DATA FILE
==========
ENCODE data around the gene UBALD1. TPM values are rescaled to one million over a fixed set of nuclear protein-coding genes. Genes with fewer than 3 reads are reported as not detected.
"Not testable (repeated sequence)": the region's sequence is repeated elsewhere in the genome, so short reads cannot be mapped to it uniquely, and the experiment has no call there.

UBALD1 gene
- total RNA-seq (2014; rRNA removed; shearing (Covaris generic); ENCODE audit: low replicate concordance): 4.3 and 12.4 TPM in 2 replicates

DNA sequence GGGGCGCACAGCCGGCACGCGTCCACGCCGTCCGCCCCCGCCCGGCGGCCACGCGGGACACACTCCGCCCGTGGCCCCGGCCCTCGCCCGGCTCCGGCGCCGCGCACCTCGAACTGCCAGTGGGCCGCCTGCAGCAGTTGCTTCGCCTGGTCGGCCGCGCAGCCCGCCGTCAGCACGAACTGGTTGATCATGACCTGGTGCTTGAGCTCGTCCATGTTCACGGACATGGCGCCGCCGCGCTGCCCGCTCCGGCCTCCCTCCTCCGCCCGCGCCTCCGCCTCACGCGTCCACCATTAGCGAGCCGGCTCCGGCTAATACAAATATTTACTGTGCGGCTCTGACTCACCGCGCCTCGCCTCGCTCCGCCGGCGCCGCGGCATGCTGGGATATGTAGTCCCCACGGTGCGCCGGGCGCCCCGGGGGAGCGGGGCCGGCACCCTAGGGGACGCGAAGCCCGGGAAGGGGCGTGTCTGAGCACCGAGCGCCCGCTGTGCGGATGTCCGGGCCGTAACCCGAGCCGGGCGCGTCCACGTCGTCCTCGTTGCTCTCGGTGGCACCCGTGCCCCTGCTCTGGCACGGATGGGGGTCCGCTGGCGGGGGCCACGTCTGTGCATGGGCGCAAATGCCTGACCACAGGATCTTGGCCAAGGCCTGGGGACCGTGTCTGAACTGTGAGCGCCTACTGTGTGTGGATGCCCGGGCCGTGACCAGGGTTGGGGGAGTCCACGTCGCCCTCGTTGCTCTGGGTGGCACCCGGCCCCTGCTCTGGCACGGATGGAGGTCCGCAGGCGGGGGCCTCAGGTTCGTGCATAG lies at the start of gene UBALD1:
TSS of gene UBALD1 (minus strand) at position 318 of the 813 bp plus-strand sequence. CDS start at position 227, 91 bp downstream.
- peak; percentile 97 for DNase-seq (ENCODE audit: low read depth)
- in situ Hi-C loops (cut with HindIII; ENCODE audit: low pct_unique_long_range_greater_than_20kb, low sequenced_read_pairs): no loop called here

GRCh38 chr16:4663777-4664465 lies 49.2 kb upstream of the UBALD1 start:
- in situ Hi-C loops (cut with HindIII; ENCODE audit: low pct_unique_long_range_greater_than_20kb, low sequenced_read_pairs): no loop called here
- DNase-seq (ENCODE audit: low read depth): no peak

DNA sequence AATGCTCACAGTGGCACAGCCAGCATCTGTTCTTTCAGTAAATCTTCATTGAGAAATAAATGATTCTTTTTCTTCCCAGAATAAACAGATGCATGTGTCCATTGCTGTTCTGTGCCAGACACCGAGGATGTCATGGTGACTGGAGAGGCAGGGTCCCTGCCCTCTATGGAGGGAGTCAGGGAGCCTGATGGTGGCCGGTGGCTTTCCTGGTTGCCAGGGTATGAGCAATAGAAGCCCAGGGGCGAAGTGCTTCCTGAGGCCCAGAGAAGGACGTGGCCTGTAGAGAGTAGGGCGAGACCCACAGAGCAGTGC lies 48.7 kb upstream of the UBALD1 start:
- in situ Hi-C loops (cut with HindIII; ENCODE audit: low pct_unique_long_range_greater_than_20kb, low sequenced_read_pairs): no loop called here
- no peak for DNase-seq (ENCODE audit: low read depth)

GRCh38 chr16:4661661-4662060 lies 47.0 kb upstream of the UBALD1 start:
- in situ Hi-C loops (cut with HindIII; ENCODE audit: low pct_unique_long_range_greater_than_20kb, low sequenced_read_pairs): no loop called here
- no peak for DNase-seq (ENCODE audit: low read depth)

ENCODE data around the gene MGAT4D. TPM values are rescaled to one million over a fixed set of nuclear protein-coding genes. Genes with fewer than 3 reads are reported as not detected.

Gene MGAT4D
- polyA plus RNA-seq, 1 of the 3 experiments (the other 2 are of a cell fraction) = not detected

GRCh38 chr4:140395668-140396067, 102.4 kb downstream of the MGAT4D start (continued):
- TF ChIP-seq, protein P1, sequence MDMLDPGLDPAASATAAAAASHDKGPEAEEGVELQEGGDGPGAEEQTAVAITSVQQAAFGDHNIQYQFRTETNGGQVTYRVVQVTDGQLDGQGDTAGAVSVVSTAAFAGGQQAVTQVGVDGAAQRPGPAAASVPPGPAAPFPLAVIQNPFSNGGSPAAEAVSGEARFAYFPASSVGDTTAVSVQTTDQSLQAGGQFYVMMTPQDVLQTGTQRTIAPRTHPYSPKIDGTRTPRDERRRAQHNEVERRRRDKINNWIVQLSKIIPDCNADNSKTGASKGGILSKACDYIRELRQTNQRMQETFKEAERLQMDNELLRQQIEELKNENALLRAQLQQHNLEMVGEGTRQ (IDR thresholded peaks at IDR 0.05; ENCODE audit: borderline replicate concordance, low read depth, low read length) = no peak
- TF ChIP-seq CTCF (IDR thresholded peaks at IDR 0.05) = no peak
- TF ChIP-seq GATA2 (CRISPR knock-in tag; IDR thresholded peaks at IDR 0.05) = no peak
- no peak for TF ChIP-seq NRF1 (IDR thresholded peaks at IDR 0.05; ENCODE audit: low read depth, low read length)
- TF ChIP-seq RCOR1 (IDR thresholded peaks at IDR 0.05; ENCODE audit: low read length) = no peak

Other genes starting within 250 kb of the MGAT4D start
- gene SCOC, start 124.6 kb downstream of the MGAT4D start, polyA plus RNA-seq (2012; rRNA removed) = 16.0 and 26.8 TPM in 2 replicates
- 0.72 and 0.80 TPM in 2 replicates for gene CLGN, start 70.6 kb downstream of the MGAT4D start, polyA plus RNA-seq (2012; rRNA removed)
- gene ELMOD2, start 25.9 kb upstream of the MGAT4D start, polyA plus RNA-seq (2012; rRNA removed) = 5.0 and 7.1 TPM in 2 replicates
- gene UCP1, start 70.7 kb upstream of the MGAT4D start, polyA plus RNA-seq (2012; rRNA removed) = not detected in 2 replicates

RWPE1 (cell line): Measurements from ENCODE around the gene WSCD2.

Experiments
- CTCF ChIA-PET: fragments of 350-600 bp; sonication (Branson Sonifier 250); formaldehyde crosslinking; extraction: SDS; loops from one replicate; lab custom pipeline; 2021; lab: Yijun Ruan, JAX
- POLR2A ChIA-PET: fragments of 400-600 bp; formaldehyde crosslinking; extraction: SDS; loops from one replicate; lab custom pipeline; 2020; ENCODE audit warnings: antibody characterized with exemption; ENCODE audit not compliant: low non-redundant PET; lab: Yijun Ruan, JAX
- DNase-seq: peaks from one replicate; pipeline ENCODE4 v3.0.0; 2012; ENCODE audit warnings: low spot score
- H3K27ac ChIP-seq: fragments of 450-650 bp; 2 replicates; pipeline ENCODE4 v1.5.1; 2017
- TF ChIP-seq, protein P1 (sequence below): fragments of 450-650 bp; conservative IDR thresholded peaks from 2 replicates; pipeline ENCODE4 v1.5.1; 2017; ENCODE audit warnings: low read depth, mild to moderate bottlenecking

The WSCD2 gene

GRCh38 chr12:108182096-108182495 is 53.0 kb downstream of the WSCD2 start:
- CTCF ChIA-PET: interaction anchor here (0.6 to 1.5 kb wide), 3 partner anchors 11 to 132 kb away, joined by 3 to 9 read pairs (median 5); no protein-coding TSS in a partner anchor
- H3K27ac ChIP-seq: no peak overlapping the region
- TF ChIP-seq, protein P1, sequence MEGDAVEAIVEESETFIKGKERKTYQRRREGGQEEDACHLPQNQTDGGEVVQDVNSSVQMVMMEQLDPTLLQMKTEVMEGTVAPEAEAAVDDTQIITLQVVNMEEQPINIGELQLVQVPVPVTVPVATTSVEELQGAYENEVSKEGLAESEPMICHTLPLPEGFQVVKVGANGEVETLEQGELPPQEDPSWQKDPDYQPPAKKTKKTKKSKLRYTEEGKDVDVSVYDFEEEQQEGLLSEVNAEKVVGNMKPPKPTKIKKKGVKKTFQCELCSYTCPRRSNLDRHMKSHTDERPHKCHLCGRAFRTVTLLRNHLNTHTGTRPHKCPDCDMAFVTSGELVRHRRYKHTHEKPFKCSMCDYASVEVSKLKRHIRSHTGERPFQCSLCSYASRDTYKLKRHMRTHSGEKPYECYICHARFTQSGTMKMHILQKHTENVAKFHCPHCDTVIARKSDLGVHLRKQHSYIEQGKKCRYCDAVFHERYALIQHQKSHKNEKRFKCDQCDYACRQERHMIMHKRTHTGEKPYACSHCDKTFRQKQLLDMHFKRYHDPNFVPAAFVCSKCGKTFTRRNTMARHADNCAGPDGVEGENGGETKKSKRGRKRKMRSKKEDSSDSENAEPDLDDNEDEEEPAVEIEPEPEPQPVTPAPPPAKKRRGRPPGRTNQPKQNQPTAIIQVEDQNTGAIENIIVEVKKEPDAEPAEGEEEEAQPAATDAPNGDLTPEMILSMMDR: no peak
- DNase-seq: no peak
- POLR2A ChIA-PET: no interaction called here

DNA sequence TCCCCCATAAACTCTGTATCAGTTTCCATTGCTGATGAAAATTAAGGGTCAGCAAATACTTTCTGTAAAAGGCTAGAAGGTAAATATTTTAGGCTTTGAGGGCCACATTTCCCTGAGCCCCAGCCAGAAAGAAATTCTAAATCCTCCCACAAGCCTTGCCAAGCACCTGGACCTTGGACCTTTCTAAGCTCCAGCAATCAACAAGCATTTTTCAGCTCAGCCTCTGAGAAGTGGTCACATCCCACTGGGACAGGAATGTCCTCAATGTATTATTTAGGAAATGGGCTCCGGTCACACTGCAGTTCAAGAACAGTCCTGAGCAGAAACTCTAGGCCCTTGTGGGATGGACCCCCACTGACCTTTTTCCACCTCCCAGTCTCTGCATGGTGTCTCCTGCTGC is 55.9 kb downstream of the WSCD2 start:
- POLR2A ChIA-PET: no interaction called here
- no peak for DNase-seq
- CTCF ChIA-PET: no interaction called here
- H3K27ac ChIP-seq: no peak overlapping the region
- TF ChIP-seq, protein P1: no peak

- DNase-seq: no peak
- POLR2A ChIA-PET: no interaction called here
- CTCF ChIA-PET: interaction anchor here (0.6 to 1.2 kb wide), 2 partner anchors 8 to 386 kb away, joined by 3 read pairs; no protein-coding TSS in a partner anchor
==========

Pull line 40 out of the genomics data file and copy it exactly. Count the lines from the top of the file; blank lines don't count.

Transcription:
GRCh38 chr12:108182096-108182495 is 53.0 kb downstream of the WSCD2 start: